Civil War Re-enactments Foster Tourism
(CNN.com, 12 November 2004)
RICHMOND, Virginia (AP) -- From Spotsylvania to Shiloh, Civil War enthusiasts continue to re-enact clashes from the conflict fought nearly 150 years ago, traveling to battlefields with their weapons, uniforms and passion for history.
Now instead of just allowing re-enactors places to stage their skirmishes, local and state officials are starting to underwrite the events, recognizing that their investment can pay big dividends.
"In one word, it's tourism," said Jim Campi, policy director for the Civil War preservation Trust. "It's taken awhile but local and state officials have come to realize that Civil War battlefields and battlefield preservation can mean big bucks for their community."
The Washington group refers to battlefields as low-impact economic engines because tourists who visit spend their dollars on things like gasoline, lodging and restaurant meals.
"They don't need the police and fire departments. They aren't trying to put their kids though county schools," Campi said. "These are the kind of persons localities want to attract."
A Civil War Preservation Trust study found that tourists at seven battlefields it studied (including Gettysburg in Pennsylvania, Shiloh in Tennessee, and Virginia's New Market and Fredericksburg/Spotsylvania sites) generated nearly $157 million in total visitor expenditures last year, and $22.4 million in local and state tax revenues.
Civil War sites are the destinations of about 11.5 percent of visits to history-rich Virginia, according to a 2003 state tourism study.
State tourism officials are "delighted to see preservation groups seeing tourism as economic development, something we've obviously advocated for many years," Virginia Tourism Corp. director Martha Steger said.
'Good economic development'
This May, Spotsylvania County spent $250,000 for the restaging of the bloody Battle of Spotsylvania Court House. The two weeks of fighting between the troops of Gen. Ulysses S. Grant and Gen. Robert E. Lee in May 1864 left about 18,000 Union soldiers and about 12,000 Confederates killed, wounded or missing.
The three-day event drew 4,000 re-enactors and 10,000 paying spectators to the area, said Henry "Hap" Connors Jr., vice chairman of the county's board of supervisors.
Doug Barnes, deputy county administrator, said the re-enactment cost $40,000 more than it took in, but sales and meals taxes and merchandise sales have yet to be fully measured. Also, he said, the re-enactment was "more of a future marketing tool," which has translated into visitors' increased interest in the area.
"We are trying to show people that preservation and heritage tourism make for good economic development," Connors said. "We don't need to pave over battlefields to put big-box stores on them -- we need to instead look at these historic and cultural treasures as opportunities to create new economic-development opportunities."
The first-time county sponsorship was a prelude to other events, including plans to commemorate the battle's sesquicentennial in 2014, Connors said.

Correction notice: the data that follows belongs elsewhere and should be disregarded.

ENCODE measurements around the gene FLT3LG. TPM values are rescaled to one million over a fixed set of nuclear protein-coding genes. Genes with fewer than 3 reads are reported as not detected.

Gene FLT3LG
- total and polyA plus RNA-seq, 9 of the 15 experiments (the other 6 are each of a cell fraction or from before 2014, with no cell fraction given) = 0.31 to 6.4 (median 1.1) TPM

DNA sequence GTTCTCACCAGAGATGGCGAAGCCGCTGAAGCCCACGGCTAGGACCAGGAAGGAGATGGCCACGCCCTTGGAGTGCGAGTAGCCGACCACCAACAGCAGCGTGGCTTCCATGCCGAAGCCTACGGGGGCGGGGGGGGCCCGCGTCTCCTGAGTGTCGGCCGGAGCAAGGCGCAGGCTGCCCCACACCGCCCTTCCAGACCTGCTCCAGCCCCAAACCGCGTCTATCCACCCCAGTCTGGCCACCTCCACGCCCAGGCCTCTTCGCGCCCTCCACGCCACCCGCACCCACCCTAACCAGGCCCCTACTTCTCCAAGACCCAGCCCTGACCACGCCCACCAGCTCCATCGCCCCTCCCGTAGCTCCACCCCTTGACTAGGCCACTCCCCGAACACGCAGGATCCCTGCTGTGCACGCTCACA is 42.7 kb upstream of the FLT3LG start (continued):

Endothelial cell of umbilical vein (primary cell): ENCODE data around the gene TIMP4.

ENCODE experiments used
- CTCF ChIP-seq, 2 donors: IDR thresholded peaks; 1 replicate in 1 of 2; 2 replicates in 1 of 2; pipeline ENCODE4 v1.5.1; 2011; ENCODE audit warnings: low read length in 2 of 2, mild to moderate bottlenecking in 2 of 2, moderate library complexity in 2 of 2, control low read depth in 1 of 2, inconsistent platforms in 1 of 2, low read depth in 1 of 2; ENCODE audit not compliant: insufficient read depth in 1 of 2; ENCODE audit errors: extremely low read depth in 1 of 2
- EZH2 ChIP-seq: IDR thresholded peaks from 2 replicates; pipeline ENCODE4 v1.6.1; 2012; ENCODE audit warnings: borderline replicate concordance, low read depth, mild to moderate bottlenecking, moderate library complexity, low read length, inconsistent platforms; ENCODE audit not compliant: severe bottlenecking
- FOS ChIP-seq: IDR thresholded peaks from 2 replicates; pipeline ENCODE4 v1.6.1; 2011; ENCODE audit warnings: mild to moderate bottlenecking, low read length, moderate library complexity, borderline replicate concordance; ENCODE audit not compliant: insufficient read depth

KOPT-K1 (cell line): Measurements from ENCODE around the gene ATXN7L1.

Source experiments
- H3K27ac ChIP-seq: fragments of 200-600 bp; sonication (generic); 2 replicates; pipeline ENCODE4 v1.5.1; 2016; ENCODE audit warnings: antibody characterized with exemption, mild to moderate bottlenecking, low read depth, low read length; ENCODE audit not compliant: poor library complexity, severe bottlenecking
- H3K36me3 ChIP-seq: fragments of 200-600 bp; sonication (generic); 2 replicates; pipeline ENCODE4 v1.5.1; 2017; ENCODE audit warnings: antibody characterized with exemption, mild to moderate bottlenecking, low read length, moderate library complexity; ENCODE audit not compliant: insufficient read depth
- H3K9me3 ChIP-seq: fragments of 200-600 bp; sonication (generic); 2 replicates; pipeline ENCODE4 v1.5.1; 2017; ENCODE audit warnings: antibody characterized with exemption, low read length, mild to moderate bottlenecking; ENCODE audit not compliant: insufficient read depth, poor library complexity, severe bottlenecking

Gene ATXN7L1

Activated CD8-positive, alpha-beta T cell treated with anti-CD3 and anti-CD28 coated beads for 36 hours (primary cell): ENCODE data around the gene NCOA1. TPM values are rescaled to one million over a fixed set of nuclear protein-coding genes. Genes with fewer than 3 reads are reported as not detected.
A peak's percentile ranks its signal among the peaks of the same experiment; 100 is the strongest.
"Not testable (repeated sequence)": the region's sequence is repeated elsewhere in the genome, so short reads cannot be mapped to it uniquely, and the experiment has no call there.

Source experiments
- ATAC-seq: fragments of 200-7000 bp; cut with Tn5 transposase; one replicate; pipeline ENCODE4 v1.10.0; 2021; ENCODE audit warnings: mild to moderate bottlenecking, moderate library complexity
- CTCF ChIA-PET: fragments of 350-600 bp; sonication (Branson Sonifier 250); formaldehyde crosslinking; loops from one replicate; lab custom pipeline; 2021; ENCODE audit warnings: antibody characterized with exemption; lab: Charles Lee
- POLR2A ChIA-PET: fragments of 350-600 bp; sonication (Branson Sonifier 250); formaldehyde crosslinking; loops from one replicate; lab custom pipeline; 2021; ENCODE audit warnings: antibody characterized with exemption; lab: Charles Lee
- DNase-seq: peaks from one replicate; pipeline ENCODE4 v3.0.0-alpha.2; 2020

Connors sees historical preservation as a way to stem sprawl, but added that he and other slow-growth advocates aren't necessarily at odds with developers.
"I'm not opposed to anybody making money, but we are starting to let them know what we want," he said. "We're starting to negotiate from a position of strength. We have tools available to manage this growth and we're starting to use them."
In Kentucky, state officials budgeted $10,000 to host the Battle of Perryville reenactment on October 9-10, said Kurt Holman, manager of the Perryville Battlefield historical site.
"Port-a-johns are the biggest single bite," Holman said. Musicians, hay for tents and horses, and overtime and lodging for park rangers also were among the expenses.
About 5,900 spectators attended and 800 re-enactors came to Perryville this year, up from about 4,700 last year, state park officials said. Each overnight guest spends nearly $91 in the area; a day visitor about $39, according to Kay Berggren, executive director of the local Convention and Visitors Bureau.
Perryville re-enactors also pay a registration fee, but Holman said that money goes directly to the Perryville Battlefield Preservation Association.
The battle for 'heritage tourists'
Campi said many government officials are starting to realize that "when you preserve a significant portion of the battlefield, people will come and see it. There's been a real upsurge in visits to historic sites like battlefields."
Such "heritage tourists" tend to have more money and are willing to spend it, he said. Many of them are retirement age, and have the time to stay in the community for more than a day.
But the key to preserving history for future generations is making the Civil War relevant or "cool" to young people, said Rob Hodge, a re-enactor and co-founder of Wide Awake Films, which coordinated Spotsylvania's event in May and produces Civil War footage.
"You have to get to the children when you're talking about such a significant event. Even if it's 140 years old you have to look at why it resonates in the 21st century," Hodge said.
The question is "How do you make it viable -- how do you make it a competitor to the addiction to sports or the addiction to survival shows?" he said. "Cutting-edge technology might be the savior of the past."
One proposal is to offer wireless Internet access on battlefields, where visitors can download and view imagery and information onto their laptop computers while they stand where troops once clashed.
"We're competing against action movies," he said. "But the great American screenplay is the Civil War. The great American horror is the Civil War."
The nation suffers from "a great cultural amnesia," Hodge said. "It's our job, our mission, to try to breathe life into some of these things that collect dust."